Reproductive development in sexual plants is substantially more sensitive to high temperature stress than vegetative development, resulting in negative implications for food and fiber production under the moderate temperature increases projected to result from global climate change. High temperature exposure either during early pollen development or during the progamic phase of pollen development will negatively impact pollen performance and reproductive output; both phases of pollen development are considered exceptionally sensitive to moderate heat stress. However, moderately elevated temperatures either before or during the progamic phase can limit fertilization by negatively impacting important pollen pistil interactions required for successful pollen tube growth toward the ovules. This mini-review identifies the impacts of heat stress on pollen-pistil interactions and sexual reproduction in angiosperms. A special emphasis is placed on the biochemical response of the pistil to moderately high temperature and the resultant influence on in vivo pollen performance and fertilization.
pollen-pistil interaction; carbohydrates; heat stress; fertilization; pollen tube growth; climate change
The size-advantage model predicts that hermaphroditic organisms adjust sex allocation depending on their resource status. We investigated the relationship between size and sex allocation in the co-sexual perennial herbs Trillium erectum and Trillium grandiflorum at two sites in southern Ontario, Canada by measuring pollen and ovule production and biomass allocation at flowering and fruiting. In both species, there was a strong relationship between size and gender; larger plants allocated proportionately more biomass to female reproduction and produced fewer pollen grains relative to ovules than smaller plants. Variation in gender was better explained by size than age, although age and size were correlated. While the relationship between size and gender was similar between species, T. erectum allocated proportionately more to female reproduction than T. grandiflorum, independent of size. In the absence of pollen limitation, there was no evidence of secondary adjustment of gender at fruiting. The results are discussed in the context of models predicting size-dependent gender modification in animal-pollinated plants. Evidence about the pollination and seed dispersal biology of Trillium spp. suggests that the relative effects of local mate and resource competition may be important in driving size-dependent sex allocation in these species.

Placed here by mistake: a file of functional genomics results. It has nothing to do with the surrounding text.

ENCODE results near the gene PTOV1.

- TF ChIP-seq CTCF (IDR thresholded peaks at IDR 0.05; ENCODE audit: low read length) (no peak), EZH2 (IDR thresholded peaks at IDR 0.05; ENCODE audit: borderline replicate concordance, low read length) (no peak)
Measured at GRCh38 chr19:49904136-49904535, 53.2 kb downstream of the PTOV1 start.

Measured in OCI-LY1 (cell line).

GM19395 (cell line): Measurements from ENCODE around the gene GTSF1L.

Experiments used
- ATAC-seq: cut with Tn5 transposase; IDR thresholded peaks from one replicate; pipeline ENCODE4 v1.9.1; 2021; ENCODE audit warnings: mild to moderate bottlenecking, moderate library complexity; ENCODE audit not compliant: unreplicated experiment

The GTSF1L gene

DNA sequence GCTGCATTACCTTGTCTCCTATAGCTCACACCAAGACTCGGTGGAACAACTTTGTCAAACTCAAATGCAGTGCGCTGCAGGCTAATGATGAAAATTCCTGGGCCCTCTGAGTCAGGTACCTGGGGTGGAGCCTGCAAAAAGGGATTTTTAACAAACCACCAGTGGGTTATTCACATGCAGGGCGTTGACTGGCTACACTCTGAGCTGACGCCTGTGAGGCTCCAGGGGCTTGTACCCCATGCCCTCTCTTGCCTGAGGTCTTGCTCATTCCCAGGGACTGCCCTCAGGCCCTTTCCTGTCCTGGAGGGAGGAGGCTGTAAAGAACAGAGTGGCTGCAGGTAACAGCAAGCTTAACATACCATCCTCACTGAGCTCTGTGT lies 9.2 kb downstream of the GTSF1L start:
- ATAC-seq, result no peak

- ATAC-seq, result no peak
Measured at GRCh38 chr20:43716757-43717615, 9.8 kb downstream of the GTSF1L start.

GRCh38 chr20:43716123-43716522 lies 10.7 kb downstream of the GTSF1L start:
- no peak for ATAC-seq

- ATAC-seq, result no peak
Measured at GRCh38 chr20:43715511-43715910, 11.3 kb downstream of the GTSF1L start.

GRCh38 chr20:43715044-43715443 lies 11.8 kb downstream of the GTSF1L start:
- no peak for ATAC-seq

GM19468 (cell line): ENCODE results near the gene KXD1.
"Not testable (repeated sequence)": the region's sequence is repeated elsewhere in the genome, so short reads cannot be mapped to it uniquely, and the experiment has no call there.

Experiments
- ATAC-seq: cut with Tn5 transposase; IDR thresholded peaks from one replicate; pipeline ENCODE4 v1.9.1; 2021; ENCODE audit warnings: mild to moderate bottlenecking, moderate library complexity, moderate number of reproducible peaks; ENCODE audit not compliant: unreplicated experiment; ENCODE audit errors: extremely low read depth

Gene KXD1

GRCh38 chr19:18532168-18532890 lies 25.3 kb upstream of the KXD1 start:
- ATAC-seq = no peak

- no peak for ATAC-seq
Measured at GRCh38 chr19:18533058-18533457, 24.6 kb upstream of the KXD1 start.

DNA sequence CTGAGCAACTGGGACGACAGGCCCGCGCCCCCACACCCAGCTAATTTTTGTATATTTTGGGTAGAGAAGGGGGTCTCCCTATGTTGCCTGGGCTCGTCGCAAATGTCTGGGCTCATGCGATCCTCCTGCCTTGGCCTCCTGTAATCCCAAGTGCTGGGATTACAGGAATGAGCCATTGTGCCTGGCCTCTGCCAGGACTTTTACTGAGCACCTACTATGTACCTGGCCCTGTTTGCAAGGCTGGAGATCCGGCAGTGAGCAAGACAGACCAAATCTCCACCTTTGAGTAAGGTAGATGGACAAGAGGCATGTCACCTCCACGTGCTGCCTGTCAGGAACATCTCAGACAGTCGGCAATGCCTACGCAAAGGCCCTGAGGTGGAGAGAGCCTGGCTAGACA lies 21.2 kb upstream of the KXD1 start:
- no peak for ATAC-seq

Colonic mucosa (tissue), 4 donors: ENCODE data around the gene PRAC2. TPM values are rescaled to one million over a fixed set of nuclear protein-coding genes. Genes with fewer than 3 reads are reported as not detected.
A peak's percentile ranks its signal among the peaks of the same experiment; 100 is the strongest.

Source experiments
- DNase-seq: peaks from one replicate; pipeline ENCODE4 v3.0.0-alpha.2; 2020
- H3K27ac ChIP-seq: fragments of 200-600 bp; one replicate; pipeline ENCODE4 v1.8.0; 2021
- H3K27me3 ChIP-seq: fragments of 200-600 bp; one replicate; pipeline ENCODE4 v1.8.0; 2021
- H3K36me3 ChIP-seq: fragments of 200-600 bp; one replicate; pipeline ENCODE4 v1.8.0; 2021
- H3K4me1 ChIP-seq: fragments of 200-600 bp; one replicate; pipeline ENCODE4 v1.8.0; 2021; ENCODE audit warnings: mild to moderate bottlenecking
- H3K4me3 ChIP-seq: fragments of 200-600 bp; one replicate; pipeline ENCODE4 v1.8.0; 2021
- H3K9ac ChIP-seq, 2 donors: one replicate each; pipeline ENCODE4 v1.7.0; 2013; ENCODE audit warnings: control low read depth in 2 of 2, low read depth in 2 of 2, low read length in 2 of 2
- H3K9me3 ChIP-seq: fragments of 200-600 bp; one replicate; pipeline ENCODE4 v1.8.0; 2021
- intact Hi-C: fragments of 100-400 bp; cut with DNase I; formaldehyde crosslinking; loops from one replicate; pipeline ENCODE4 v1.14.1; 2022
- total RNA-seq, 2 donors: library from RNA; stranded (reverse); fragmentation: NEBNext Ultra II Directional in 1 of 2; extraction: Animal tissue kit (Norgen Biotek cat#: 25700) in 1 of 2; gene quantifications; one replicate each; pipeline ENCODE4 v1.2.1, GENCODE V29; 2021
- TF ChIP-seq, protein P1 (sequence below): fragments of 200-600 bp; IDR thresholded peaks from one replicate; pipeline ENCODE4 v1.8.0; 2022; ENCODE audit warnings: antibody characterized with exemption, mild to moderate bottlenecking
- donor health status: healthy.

Root-knot nematode resistance of F₁ progeny of an intraspecific hybrid (Lycopersicon peruvianum var. glandulosum Acc. No. 126443 x L. peruvianum Acc. No. 270435), L. esculentum cv. Piersol (possessing resistance gene Mi), and L. esculentum cv. St. Pierre (susceptible) was compared. Resistance to 1) isolates of two Meloidogyne incognita populations artificially selected for parasitism on tomato plants possessing the Mi gene, 2) the wild type parent populations, 3) four naturally occurring resistance (Mi gene)-breaking populations of M. incognita, M. arenaria, and two undesignated Meloidogyne spp., and 4) a population of M. hapla was indexed by numbers of egg masses produced on root systems in a greenhouse experiment. Artificially selected M. incognita isolates reproduced abundantly on Piersol, but not (P = 0.01) on resistant F₁ hybrids. Thus, the gene(s) for resistance in the F₁ hybrid differs from the Mi gene in Piersol. Four naturally occurring resistance-breaking populations reproduced extensively on Piersol and on the F₁ hybrid, demonstrating ability to circumvent both types of resistance. Meloidogyne hapla reproduced on F₁ hybrid plants, but at significantly (P = 0.01) lower levels than on Piersol.
Lycopersicon esculentum; Lycopersicon peruvianum; Meloidogyne arenaria; Meloidogyne hapla; Meloidogyne incognita; Meloidogyne javanica; resistance; root-knot nematode; tomato